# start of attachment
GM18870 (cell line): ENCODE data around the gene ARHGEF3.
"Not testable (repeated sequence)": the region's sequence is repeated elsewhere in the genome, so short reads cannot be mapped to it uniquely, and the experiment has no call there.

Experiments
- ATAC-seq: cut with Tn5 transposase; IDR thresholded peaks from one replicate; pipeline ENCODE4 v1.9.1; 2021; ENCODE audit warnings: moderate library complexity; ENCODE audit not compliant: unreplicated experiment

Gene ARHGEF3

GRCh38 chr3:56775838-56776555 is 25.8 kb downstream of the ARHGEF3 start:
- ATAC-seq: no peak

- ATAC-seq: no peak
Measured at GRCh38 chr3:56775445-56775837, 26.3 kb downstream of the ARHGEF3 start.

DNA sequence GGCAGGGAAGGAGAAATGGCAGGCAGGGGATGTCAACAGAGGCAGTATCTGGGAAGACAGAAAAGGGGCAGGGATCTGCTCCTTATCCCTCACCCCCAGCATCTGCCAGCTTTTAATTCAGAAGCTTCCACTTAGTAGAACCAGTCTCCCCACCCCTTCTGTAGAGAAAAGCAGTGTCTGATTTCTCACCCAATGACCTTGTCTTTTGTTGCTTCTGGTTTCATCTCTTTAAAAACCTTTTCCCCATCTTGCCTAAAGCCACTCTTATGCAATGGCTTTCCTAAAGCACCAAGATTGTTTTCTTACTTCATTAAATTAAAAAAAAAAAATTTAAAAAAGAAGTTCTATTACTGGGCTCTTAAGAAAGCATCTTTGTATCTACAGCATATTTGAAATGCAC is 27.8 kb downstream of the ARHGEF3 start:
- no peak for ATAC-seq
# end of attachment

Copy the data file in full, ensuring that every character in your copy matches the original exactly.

GM18870 (cell line): ENCODE data around the gene ARHGEF3.
"Not testable (repeated sequence)": the region's sequence is repeated elsewhere in the genome, so short reads cannot be mapped to it uniquely, and the experiment has no call there.

Experiments
- ATAC-seq: cut with Tn5 transposase; IDR thresholded peaks from one replicate; pipeline ENCODE4 v1.9.1; 2021; ENCODE audit warnings: moderate library complexity; ENCODE audit not compliant: unreplicated experiment

Gene ARHGEF3

GRCh38 chr3:56775838-56776555 is 25.8 kb downstream of the ARHGEF3 start:
- ATAC-seq: no peak

- ATAC-seq: no peak
Measured at GRCh38 chr3:56775445-56775837, 26.3 kb downstream of the ARHGEF3 start.

DNA sequence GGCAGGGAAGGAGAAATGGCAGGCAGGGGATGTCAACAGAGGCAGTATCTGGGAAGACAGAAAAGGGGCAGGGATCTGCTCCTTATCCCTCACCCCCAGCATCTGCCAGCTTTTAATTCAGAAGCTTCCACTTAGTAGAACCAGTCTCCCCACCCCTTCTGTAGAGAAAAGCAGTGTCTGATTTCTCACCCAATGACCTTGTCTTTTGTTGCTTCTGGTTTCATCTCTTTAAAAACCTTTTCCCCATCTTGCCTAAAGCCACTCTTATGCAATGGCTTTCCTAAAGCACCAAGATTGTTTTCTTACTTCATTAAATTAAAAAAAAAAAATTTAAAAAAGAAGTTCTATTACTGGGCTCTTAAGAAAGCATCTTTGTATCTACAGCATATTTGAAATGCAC is 27.8 kb downstream of the ARHGEF3 start:
- no peak for ATAC-seq